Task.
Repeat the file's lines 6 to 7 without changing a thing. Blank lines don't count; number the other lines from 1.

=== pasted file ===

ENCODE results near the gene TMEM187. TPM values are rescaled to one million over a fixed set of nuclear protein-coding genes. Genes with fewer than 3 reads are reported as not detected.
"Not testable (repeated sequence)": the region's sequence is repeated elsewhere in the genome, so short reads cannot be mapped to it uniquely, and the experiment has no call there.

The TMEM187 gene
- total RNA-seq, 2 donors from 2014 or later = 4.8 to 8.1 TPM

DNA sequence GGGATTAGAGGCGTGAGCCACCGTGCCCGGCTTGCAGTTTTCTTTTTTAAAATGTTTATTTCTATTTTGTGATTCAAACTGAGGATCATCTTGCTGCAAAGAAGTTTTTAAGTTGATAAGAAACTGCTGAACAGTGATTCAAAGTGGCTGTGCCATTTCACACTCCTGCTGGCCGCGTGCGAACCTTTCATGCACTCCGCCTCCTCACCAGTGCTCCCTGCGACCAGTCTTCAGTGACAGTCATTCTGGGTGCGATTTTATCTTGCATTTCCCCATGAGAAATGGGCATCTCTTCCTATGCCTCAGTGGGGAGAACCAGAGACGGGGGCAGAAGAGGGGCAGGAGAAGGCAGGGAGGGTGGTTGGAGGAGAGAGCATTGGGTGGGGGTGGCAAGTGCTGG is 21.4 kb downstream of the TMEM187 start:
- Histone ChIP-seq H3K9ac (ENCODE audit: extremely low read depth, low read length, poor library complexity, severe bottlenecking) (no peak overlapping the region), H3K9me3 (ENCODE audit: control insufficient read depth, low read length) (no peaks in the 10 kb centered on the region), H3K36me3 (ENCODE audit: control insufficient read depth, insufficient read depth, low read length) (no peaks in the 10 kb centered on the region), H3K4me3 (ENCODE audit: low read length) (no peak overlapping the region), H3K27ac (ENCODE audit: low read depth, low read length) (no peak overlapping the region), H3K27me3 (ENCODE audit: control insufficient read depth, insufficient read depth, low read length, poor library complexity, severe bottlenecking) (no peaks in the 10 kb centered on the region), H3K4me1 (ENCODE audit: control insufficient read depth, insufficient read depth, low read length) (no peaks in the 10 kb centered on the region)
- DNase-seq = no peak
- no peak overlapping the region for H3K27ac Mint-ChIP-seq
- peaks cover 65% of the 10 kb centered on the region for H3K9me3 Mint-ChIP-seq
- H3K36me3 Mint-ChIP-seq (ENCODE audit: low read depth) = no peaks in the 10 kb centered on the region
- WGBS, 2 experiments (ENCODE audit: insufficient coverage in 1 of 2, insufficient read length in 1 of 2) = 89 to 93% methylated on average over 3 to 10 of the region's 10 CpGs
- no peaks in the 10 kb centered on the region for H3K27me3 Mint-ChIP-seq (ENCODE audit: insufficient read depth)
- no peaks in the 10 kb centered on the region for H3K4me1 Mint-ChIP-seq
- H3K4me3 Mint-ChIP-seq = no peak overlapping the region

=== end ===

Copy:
- Histone ChIP-seq H3K9ac (ENCODE audit: extremely low read depth, low read length, poor library complexity, severe bottlenecking) (no peak overlapping the region), H3K9me3 (ENCODE audit: control insufficient read depth, low read length) (no peaks in the 10 kb centered on the region), H3K36me3 (ENCODE audit: control insufficient read depth, insufficient read depth, low read length) (no peaks in the 10 kb centered on the region), H3K4me3 (ENCODE audit: low read length) (no peak overlapping the region), H3K27ac (ENCODE audit: low read depth, low read length) (no peak overlapping the region), H3K27me3 (ENCODE audit: control insufficient read depth, insufficient read depth, low read length, poor library complexity, severe bottlenecking) (no peaks in the 10 kb centered on the region), H3K4me1 (ENCODE audit: control insufficient read depth, insufficient read depth, low read length) (no peaks in the 10 kb centered on the region)
- DNase-seq = no peak